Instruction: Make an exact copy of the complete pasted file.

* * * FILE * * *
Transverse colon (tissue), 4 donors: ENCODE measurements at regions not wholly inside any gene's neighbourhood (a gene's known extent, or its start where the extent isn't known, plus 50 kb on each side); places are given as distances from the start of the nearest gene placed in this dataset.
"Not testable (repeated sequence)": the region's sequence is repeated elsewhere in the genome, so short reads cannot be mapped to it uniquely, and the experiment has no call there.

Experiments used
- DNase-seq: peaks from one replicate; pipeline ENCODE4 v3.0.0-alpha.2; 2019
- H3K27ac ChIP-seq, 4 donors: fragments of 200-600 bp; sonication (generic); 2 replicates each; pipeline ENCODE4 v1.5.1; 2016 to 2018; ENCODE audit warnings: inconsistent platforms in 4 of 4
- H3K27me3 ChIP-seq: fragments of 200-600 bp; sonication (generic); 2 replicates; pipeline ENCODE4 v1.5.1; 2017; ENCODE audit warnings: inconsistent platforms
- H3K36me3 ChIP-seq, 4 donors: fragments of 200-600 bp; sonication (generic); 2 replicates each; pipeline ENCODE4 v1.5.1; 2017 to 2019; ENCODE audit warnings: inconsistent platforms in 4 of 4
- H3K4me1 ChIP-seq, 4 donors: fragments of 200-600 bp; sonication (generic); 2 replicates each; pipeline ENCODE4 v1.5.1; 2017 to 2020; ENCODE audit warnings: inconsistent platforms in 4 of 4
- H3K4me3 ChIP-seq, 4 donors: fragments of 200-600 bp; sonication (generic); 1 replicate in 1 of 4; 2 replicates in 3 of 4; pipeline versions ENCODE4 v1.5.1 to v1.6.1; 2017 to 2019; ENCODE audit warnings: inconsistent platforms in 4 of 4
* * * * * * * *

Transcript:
Transverse colon (tissue), 4 donors: ENCODE measurements at regions not wholly inside any gene's neighbourhood (a gene's known extent, or its start where the extent isn't known, plus 50 kb on each side); places are given as distances from the start of the nearest gene placed in this dataset.
"Not testable (repeated sequence)": the region's sequence is repeated elsewhere in the genome, so short reads cannot be mapped to it uniquely, and the experiment has no call there.

Experiments used
- DNase-seq: peaks from one replicate; pipeline ENCODE4 v3.0.0-alpha.2; 2019
- H3K27ac ChIP-seq, 4 donors: fragments of 200-600 bp; sonication (generic); 2 replicates each; pipeline ENCODE4 v1.5.1; 2016 to 2018; ENCODE audit warnings: inconsistent platforms in 4 of 4
- H3K27me3 ChIP-seq: fragments of 200-600 bp; sonication (generic); 2 replicates; pipeline ENCODE4 v1.5.1; 2017; ENCODE audit warnings: inconsistent platforms
- H3K36me3 ChIP-seq, 4 donors: fragments of 200-600 bp; sonication (generic); 2 replicates each; pipeline ENCODE4 v1.5.1; 2017 to 2019; ENCODE audit warnings: inconsistent platforms in 4 of 4
- H3K4me1 ChIP-seq, 4 donors: fragments of 200-600 bp; sonication (generic); 2 replicates each; pipeline ENCODE4 v1.5.1; 2017 to 2020; ENCODE audit warnings: inconsistent platforms in 4 of 4
- H3K4me3 ChIP-seq, 4 donors: fragments of 200-600 bp; sonication (generic); 1 replicate in 1 of 4; 2 replicates in 3 of 4; pipeline versions ENCODE4 v1.5.1 to v1.6.1; 2017 to 2019; ENCODE audit warnings: inconsistent platforms in 4 of 4